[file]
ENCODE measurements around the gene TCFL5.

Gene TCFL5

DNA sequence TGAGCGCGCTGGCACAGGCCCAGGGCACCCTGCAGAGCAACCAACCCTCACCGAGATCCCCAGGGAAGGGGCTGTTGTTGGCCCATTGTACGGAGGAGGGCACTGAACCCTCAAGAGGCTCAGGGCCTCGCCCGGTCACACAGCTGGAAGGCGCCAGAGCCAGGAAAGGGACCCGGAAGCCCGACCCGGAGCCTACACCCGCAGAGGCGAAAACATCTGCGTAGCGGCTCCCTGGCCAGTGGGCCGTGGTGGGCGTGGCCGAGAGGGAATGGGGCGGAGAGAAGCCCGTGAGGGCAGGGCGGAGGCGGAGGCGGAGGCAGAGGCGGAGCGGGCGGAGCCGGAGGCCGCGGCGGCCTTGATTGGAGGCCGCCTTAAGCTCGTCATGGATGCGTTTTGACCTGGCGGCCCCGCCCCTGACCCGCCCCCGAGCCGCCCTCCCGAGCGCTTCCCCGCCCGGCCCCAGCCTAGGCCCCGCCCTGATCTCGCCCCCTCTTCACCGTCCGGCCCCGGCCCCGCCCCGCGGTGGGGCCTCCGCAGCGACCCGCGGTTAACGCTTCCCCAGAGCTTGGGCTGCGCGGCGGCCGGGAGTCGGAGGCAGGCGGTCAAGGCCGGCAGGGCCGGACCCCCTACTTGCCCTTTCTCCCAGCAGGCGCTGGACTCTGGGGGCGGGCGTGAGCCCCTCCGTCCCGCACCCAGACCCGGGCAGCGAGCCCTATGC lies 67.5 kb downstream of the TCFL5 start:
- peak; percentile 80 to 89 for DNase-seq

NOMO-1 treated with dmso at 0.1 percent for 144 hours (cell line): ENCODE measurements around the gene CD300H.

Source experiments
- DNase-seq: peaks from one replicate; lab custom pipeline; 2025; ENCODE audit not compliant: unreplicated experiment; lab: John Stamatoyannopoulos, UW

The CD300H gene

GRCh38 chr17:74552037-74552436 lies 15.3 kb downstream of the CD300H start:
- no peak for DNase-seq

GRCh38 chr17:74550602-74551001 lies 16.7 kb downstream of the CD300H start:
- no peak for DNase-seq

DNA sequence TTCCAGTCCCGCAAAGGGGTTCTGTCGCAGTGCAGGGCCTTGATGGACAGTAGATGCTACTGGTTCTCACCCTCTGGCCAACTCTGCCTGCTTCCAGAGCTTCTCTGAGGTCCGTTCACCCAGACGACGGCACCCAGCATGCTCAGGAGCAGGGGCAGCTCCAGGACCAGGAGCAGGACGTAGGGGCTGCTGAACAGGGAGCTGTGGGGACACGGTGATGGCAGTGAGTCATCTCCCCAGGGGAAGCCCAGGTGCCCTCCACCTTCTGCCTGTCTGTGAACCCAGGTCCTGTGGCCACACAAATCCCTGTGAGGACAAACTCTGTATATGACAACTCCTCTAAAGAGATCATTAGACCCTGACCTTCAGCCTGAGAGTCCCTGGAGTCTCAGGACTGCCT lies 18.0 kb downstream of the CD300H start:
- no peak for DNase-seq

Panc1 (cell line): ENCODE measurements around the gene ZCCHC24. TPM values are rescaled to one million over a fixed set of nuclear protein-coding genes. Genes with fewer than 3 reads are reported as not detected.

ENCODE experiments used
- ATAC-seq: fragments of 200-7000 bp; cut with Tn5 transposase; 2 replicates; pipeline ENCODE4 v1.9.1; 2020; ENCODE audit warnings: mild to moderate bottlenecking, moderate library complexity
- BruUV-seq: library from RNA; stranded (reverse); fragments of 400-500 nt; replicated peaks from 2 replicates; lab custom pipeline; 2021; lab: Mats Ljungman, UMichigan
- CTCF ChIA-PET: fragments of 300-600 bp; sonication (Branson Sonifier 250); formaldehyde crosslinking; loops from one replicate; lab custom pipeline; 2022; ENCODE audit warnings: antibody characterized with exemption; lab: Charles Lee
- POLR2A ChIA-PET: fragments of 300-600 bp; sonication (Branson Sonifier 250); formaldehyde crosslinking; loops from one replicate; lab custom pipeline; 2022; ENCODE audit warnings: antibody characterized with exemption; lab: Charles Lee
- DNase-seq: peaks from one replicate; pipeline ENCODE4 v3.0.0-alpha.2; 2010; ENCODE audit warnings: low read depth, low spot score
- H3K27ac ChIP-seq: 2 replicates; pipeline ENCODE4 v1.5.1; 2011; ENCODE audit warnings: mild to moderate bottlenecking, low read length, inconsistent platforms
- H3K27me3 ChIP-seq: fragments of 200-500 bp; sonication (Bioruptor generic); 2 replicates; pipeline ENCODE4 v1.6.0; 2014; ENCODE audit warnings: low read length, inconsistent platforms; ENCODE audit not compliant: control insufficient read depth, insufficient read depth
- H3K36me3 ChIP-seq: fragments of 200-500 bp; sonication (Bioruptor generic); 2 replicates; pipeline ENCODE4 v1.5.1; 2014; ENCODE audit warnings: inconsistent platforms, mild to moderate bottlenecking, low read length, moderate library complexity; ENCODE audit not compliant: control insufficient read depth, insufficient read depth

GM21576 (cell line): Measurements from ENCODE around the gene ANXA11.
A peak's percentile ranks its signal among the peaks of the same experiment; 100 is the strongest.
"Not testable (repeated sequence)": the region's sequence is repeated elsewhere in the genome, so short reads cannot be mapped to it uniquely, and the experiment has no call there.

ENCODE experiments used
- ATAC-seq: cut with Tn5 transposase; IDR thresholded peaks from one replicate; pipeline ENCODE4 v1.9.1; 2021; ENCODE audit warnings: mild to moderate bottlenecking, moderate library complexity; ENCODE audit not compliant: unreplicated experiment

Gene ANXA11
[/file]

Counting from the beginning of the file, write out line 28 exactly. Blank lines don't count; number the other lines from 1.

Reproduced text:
ENCODE experiments used